Get your body moving
If you become anxious, think about how much you’ve moved around that day. Take five minutes to get your heart rate up. “Any form of rigorous exercise works to lower anxiety by burning off excess mental energy used for worrying”, psychologist Gregory Kushnick tells Healthline.
Even a 5-minute release can restart your body.
Try the 4-minute Tabata workout:
- Watch it here.
- Created by Rebekah Borucki, the video has been viewed over 2 million times.
- Each exercise lasts 20 seconds and is repeated twice.
- Rest for 10 seconds between each exercise.
- It’s a great release or warmup for a longer session.
Beat anxiety in 10 minutes
- Call someone who understands you
- Write down how you’re feeling
- Turn off your phone for at least 10 minutes
If you can step away and take 10 minutes to work through your feelings, it’s definitely worth trying one of these coping mechanisms.
Call someone who understands you
Take a walk and call your best friend, your mom, your partner, or whoever you feel most comfortable talking to.
“Call someone who you feel really knows you and you can count on for honest input. Tell them what you are worried about and why, and see what they say,” Gilliland says. “Or, when you call them, talk about something completely unrelated to your fears. Get caught up in another conversation and you will worry less because you are caught up in something else. Distraction works wonders.”
You’re looking for the person who will help you sort through your anxious thoughts, not the person who is going to tell you to calm down.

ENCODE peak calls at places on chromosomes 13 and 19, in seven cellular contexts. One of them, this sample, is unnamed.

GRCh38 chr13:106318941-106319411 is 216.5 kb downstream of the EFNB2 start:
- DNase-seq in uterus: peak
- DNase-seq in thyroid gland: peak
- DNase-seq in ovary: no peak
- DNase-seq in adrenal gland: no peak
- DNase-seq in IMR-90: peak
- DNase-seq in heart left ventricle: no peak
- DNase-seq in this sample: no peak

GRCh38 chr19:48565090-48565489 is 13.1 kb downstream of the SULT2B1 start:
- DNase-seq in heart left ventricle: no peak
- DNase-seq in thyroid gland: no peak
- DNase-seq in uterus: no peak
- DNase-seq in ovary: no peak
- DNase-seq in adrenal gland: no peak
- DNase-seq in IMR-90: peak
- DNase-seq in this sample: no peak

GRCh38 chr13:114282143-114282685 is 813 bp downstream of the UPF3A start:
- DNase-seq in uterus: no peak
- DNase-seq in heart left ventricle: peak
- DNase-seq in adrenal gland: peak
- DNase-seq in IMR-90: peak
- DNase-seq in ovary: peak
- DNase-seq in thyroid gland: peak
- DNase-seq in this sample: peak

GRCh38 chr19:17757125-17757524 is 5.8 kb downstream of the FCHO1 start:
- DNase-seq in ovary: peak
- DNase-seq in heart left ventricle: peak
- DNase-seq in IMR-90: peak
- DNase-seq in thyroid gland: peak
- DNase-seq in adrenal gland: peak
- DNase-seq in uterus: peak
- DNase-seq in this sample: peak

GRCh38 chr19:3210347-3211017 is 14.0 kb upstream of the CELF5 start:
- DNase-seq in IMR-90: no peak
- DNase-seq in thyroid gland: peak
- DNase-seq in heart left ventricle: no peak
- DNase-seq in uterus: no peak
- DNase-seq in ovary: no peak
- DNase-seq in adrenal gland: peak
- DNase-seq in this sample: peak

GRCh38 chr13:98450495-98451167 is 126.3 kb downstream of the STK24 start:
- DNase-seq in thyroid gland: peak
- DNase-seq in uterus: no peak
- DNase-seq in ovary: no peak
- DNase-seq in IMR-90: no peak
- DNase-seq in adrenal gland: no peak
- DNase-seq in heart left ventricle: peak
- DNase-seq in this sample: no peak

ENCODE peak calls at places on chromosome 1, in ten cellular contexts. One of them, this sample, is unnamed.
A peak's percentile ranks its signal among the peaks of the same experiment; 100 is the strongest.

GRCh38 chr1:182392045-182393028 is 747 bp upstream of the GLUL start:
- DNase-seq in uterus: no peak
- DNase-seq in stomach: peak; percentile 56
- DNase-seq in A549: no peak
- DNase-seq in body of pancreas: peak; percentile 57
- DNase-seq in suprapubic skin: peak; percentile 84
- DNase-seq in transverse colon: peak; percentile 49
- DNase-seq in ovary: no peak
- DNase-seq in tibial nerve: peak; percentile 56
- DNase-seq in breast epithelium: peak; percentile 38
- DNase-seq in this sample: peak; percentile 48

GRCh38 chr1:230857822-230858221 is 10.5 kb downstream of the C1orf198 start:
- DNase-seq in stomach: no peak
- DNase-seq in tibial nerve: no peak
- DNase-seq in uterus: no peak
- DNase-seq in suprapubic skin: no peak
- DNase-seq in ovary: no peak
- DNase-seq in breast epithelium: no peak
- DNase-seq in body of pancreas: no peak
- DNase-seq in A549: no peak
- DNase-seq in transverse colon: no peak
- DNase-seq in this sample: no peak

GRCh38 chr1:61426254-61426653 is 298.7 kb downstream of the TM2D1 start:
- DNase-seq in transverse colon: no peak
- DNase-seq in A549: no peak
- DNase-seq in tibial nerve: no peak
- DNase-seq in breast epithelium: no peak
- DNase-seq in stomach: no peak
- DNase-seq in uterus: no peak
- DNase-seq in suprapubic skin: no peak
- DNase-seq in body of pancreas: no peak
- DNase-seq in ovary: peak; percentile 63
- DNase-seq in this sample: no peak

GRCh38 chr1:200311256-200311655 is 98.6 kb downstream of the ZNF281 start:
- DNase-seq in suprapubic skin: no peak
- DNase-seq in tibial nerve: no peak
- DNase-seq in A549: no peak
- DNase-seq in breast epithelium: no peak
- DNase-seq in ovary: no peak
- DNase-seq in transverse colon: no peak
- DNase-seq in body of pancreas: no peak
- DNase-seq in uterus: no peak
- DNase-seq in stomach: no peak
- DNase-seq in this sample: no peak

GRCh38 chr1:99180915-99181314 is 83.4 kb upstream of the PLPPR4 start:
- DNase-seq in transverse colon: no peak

Write down how you’re feeling
“Jot a few notes to yourself… about the things that you have done, not the things you worry about or where you have struggled,” Gilliland suggests. Remembering those things help to counter what worry says, which is always negative and catastrophic. We have to balance the conversation so start talking back to anxiety as if it was a person. You have to represent the things you are good at, the things you have done. We need to remember that at times when we are anxious.”
Remembering the good is a great way to combat anxiety, as is writing down what you’re experiencing.
Dr. Kushnick’s suggestions on what to track during anxiety episodes:
- the triggering event
- the physical symptoms of anxiety
- the troubling thoughts you had
- how you handled the moment
- a label associated with the distorted thoughts
Turn off your phone for at least 10 minutes
You may be thinking, it’s just 10 minutes, right? Try keeping track of how many times you check your phone in a 10-minute period and then you’ll see why turning it off can do you so much good.
Try even longer if you can. As Kushnick says, “The simplest possible technique for anxiety is to turn your phone off for 20 minutes and sit with your own thoughts, without any other form of stimulation. Whether you admit it or not, your phone is worsening your anxiety.”
The old adage “practice makes perfect” made be a cliché, but it’s true. The first time you try some of these techniques, it may seem awkward or pointless. Implementing them regularly is the key to fighting back against your anxiety.
Don’t wait until you’re anxious to try them out. “Let me state the obvious – You have to master techniques before you need them. When we are anxious, we don’t learn. We actually use what we have learned and practiced. You need a plan and you need to have practiced it,” Gilliland says. “One of the best quotes about what this looks like in life is from Mike Tyson, ‘Everybody has a plan until they get punched in the face.’ Anxiety will punch you in the face. Punch back with some techniques.”
Getting to the root of what is causing your anxiety is so important when working to manage it. If these coping mechanisms aren’t doing the trick, try speaking to a professional about other options you can explore.
Sarah Fielding is a New York City–based writer. Her writing has appeared in Bustle, Insider, Men’s Health, HuffPost, Nylon, and OZY where she covers social justice, mental health, health, travel, relationships, entertainment, fashion and food.